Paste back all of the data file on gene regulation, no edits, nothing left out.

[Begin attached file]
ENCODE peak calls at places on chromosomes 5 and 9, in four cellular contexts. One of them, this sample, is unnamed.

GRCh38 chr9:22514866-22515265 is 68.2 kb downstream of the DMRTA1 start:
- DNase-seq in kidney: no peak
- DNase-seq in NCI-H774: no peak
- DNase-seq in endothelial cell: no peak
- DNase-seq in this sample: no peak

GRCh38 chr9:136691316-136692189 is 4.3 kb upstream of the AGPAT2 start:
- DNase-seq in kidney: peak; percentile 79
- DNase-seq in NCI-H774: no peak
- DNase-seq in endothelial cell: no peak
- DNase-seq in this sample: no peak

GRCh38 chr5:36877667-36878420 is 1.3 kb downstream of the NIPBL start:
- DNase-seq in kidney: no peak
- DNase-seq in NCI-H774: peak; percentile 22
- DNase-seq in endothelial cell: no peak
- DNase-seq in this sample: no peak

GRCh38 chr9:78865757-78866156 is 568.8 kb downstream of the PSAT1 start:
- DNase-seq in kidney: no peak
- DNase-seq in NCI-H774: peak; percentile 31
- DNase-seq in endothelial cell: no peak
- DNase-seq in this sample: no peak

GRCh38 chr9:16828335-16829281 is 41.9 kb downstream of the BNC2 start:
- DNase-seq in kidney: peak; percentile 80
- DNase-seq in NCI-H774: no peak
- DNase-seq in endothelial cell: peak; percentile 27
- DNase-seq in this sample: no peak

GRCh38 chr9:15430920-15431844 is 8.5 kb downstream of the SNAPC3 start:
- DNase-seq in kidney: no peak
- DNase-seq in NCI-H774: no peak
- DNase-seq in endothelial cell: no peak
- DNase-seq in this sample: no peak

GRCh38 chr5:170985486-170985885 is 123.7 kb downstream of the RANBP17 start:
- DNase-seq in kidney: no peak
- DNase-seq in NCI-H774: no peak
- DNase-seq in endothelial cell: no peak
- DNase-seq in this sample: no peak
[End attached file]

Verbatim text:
ENCODE peak calls at places on chromosomes 5 and 9, in four cellular contexts. One of them, this sample, is unnamed.

GRCh38 chr9:22514866-22515265 is 68.2 kb downstream of the DMRTA1 start:
- DNase-seq in kidney: no peak
- DNase-seq in NCI-H774: no peak
- DNase-seq in endothelial cell: no peak
- DNase-seq in this sample: no peak

GRCh38 chr9:136691316-136692189 is 4.3 kb upstream of the AGPAT2 start:
- DNase-seq in kidney: peak; percentile 79
- DNase-seq in NCI-H774: no peak
- DNase-seq in endothelial cell: no peak
- DNase-seq in this sample: no peak

GRCh38 chr5:36877667-36878420 is 1.3 kb downstream of the NIPBL start:
- DNase-seq in kidney: no peak
- DNase-seq in NCI-H774: peak; percentile 22
- DNase-seq in endothelial cell: no peak
- DNase-seq in this sample: no peak

GRCh38 chr9:78865757-78866156 is 568.8 kb downstream of the PSAT1 start:
- DNase-seq in kidney: no peak
- DNase-seq in NCI-H774: peak; percentile 31
- DNase-seq in endothelial cell: no peak
- DNase-seq in this sample: no peak

GRCh38 chr9:16828335-16829281 is 41.9 kb downstream of the BNC2 start:
- DNase-seq in kidney: peak; percentile 80
- DNase-seq in NCI-H774: no peak
- DNase-seq in endothelial cell: peak; percentile 27
- DNase-seq in this sample: no peak

GRCh38 chr9:15430920-15431844 is 8.5 kb downstream of the SNAPC3 start:
- DNase-seq in kidney: no peak
- DNase-seq in NCI-H774: no peak
- DNase-seq in endothelial cell: no peak
- DNase-seq in this sample: no peak

GRCh38 chr5:170985486-170985885 is 123.7 kb downstream of the RANBP17 start:
- DNase-seq in kidney: no peak
- DNase-seq in NCI-H774: no peak
- DNase-seq in endothelial cell: no peak
- DNase-seq in this sample: no peak